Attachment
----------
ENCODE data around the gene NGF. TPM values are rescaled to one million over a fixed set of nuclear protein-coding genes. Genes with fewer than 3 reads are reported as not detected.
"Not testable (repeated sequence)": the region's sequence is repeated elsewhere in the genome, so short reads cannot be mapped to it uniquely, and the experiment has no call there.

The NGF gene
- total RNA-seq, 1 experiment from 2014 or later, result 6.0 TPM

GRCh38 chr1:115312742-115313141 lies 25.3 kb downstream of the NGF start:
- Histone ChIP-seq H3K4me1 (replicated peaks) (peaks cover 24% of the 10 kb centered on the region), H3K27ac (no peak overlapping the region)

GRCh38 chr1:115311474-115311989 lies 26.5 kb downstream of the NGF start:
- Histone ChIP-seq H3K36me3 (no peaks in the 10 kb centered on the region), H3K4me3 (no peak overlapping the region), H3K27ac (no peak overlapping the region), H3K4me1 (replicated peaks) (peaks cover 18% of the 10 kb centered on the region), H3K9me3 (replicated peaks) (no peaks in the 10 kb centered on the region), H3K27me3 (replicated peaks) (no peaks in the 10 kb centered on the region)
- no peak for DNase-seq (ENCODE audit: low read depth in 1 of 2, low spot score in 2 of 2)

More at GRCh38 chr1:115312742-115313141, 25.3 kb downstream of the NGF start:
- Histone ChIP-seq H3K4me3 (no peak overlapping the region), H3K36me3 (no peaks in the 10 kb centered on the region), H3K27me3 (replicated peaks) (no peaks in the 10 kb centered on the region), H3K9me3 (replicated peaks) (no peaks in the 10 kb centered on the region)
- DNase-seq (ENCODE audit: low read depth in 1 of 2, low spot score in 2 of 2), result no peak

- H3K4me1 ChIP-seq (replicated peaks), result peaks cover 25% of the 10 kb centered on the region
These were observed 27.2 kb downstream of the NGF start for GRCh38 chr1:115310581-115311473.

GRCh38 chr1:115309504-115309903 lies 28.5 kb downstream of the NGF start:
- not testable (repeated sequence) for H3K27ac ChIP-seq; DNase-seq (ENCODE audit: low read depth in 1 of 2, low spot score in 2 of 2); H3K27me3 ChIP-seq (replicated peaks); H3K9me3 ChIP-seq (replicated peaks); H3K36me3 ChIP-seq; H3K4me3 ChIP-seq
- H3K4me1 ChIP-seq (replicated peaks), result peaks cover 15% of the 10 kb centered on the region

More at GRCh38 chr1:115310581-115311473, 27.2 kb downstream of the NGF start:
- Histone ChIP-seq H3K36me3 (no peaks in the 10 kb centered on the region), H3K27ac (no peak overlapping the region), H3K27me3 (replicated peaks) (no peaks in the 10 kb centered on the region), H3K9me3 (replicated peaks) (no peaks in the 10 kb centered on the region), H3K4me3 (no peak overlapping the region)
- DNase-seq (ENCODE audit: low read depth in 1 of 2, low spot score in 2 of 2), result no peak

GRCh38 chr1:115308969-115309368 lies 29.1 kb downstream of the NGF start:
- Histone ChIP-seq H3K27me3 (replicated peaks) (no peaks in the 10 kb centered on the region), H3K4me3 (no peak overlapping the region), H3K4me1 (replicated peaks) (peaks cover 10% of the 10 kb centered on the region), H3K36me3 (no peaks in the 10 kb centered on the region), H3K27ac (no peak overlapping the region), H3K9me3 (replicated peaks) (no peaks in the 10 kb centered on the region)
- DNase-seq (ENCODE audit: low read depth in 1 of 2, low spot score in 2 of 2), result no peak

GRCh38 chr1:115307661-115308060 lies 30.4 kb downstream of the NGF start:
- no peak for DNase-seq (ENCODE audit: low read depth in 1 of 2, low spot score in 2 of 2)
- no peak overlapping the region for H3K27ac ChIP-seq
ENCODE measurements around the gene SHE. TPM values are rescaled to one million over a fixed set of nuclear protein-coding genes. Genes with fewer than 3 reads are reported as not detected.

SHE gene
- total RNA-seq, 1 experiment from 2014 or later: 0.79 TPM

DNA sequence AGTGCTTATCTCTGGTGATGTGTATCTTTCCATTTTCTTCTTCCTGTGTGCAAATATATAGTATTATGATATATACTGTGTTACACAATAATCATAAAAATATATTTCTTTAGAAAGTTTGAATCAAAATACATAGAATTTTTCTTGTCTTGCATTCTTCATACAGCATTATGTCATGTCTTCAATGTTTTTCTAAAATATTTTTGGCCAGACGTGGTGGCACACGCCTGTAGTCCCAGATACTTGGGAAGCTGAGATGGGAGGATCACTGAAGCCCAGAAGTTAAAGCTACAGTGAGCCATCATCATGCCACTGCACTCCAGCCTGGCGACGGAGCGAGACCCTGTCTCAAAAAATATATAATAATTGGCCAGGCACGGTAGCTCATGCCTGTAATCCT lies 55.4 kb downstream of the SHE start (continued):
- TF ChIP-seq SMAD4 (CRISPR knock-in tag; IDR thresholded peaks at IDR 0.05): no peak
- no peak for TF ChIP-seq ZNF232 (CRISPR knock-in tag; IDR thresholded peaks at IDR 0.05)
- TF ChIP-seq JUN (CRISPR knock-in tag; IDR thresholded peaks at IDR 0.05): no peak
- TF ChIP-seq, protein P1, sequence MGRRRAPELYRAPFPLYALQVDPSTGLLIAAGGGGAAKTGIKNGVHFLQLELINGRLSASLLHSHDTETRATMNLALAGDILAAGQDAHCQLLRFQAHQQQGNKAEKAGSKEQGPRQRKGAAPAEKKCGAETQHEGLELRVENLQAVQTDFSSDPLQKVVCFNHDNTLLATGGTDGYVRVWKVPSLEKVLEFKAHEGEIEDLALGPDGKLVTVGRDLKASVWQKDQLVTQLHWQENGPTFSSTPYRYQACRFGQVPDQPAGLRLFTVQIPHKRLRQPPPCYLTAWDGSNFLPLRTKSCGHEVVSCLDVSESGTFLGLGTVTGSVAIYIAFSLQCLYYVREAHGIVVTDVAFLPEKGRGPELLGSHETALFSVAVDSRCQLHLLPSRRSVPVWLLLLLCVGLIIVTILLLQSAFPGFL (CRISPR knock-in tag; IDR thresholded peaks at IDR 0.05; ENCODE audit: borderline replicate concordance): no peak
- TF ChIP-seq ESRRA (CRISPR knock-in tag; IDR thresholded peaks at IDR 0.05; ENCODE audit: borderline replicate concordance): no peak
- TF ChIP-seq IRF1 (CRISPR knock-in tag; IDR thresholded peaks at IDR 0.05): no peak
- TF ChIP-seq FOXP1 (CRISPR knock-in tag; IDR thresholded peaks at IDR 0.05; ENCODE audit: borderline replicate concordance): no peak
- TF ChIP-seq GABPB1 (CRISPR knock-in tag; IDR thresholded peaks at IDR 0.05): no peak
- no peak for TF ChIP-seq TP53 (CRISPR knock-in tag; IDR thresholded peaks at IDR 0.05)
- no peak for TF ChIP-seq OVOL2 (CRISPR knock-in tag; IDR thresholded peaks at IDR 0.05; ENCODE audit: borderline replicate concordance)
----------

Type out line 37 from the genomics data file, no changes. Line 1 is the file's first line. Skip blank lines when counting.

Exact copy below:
- TF ChIP-seq FOXP1 (CRISPR knock-in tag; IDR thresholded peaks at IDR 0.05; ENCODE audit: borderline replicate concordance): no peak